Laws, Trends and Technologies in Canadian Casino Culture

In Canada, as in many parts of the world, gambling in its various forms has long been a popular leisure activity amongst its citizens, and has been subject to constant changes in legislation, as well as both governmental and moralistic attitudes towards the practice.

Due to these fluctuating laws and approaches as well as prevailing trends and technologies, gambling has taken different forms over the years, ranging from the use of sticks and bones by the indigenous communities as far back as the 6th century BCE to the current custom of glitzy nights out at Vegas style casinos.

Today, citizens are even given the opportunity to gamble from the comfort of their own homes via online slot machine style games, some state owned and 100% legal, and other less legal but un-policed gambling sites.

From Ancient to Contemporary Cultures of Gambling

It was John Cabot who, on his arrival in Canada in June 1497, discovered the First Nations methods of gambling, so unlike his own games of chance using cards and dice.

It was part of the natural way of life and is said to have had a profound effect on their spiritual, emotional, mental and physical development – conceivably not unlike the natural competitive nature of our current civilization.

It was the European settlers that brought a much more conservative attitude towards gambling to Canada. At this time most dice games were illegal under British common law, originally banned by Richard III way back in the 1380’s because he thought it was too much of a distraction for his soldiers.

Rules and Regulations

Canada’s first Criminal Code continued to uphold these rules and in 1892 all forms of gambling were strictly banned. This, however, did not last very long. By 1900 raffles and similar competitions as well as games of bingo were permitted throughout the country, and ten years after that the popular activity of betting on horse racing became officially legal.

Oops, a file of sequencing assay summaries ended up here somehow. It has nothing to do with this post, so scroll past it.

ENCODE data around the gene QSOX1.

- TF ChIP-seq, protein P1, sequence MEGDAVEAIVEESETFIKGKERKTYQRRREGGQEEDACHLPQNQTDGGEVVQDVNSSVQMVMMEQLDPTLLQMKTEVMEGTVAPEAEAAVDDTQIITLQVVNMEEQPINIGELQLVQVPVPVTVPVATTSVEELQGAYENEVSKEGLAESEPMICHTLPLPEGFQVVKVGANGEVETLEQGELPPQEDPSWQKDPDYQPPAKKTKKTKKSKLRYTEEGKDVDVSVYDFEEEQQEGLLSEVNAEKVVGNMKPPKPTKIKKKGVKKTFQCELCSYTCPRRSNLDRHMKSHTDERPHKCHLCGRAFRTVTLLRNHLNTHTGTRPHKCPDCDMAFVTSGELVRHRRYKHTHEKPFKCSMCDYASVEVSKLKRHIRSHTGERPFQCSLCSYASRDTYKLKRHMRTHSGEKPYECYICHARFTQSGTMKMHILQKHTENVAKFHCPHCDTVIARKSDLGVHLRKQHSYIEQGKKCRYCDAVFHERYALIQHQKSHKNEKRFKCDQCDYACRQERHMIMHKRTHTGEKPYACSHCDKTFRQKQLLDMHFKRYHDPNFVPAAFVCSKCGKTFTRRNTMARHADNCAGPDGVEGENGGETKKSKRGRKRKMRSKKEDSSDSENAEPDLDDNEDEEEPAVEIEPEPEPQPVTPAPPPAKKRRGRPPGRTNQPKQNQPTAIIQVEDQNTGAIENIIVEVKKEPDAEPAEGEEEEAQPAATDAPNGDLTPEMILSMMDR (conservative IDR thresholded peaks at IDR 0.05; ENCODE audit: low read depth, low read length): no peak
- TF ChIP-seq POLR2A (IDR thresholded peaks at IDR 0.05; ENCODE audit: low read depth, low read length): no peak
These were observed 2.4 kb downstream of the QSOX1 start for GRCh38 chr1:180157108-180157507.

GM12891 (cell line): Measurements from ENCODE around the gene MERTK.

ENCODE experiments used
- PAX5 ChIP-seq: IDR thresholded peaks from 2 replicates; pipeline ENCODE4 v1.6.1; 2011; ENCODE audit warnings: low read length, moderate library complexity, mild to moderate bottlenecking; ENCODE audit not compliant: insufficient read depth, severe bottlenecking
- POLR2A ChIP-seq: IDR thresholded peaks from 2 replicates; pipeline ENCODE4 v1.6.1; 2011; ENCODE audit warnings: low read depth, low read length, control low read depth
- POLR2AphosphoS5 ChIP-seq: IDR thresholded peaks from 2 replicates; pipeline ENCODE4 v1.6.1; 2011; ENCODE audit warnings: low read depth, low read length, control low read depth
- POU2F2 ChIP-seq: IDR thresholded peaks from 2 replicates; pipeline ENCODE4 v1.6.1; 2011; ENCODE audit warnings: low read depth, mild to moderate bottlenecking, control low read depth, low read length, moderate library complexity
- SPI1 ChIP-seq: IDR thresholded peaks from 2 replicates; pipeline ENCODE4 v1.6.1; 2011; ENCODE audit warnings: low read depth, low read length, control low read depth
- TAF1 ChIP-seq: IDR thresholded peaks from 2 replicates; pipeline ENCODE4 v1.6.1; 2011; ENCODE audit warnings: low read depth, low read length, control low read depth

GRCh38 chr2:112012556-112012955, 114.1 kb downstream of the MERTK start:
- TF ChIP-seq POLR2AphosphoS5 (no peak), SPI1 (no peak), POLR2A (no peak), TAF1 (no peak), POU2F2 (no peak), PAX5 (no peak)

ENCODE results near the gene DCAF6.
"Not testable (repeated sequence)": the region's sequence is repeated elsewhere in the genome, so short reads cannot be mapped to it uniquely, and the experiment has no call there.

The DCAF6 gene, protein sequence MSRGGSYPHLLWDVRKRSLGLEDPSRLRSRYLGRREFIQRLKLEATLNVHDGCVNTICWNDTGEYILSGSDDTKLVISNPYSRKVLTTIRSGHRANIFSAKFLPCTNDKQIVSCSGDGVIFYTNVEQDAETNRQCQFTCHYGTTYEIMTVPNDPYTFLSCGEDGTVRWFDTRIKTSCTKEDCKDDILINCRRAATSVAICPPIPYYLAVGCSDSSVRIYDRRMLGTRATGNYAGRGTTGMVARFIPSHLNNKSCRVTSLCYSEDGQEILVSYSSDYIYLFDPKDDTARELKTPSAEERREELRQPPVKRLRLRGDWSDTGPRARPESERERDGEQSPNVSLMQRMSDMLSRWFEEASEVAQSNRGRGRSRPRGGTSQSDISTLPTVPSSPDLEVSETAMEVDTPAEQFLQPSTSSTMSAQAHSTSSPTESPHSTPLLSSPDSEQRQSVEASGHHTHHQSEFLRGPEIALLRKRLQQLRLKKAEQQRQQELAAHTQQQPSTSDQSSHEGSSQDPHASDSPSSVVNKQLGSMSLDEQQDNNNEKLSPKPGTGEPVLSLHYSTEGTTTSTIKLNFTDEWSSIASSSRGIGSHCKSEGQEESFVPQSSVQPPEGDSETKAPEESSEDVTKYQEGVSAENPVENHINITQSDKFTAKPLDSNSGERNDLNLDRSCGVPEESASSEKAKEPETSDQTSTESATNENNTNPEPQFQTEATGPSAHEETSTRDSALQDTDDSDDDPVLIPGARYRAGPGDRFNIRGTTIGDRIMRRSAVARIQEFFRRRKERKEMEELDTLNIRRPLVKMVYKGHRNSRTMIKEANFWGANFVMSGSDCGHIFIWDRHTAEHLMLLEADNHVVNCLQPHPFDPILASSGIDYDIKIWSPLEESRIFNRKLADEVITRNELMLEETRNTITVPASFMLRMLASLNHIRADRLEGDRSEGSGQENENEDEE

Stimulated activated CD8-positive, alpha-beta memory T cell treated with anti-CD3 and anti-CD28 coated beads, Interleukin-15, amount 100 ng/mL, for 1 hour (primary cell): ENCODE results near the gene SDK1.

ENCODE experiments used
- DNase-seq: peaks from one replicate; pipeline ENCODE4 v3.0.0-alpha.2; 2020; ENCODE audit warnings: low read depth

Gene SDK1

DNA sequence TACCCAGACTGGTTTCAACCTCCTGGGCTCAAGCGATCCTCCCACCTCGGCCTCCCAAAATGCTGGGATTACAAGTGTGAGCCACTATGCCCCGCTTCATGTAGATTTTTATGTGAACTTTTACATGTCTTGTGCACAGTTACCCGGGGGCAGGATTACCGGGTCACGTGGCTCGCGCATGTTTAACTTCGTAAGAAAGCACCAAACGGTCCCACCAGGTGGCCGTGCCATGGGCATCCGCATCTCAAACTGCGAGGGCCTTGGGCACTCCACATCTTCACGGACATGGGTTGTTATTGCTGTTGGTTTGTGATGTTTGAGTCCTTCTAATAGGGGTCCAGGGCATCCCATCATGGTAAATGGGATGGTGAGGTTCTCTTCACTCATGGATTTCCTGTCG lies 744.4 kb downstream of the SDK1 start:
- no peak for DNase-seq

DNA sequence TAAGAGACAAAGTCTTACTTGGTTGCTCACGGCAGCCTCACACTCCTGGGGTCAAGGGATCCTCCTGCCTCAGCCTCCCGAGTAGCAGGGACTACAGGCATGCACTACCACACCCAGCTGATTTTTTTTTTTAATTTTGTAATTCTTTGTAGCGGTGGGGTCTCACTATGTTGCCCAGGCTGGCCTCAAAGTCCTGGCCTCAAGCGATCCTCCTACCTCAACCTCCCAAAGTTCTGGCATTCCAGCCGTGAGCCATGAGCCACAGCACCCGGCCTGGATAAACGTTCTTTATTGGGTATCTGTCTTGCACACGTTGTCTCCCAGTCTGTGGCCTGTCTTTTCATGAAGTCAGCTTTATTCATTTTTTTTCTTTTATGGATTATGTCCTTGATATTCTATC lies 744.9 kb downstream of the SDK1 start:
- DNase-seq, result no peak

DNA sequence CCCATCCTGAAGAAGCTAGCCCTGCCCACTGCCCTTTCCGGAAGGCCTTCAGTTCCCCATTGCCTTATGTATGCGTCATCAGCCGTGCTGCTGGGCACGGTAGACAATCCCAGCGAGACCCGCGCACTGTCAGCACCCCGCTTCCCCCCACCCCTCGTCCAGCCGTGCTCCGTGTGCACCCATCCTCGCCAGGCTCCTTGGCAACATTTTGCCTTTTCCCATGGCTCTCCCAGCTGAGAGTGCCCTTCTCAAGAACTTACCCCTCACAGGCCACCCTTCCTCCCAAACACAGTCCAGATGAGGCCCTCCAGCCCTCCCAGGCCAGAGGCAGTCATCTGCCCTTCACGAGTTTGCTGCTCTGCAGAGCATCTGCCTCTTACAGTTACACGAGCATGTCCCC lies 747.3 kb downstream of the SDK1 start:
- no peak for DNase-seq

By 1925 common agricultural events and fairs were allowed the right to make use of gambling as part of their celebrations as well, and so the laws and attitudes began to relax and governments began to see the beneficial side to gambling at

The Glamour of Gambling

By the 20th century gambling was no longer seen as immoral, and major legislative changes were put in place. Two of the most significant revisions were the legalization of community lotteries in 1969, and the transfer of gambling control from federal to provincial jurisdiction in 1985.

The revenue generated from these amounted to millions, which not only went towards important charities and state-run foundations, but also paved the way to a much grander gambling culture. It was at this time that the industry’s capital, Las Vegas, was founded which also flung open the glamorous gates to this whole new culture of gambling.

By 2001, Canada became a gambling Mecca, boasting over 31,000 variations of slot machines, more than 1,800 bingo hall permits, at least 59 permanent casinos and a whopping 32,000 lottery ticket centres. The online slots Canada offers is by far some of the best you’ll find anywhere these days.

With the ever-increasing pervasiveness of speedy internet, it would seem that online gambling is now the future of gambling, though the allure of the sparkly night-life that casinos offer is not likely to come to an end anytime soon either.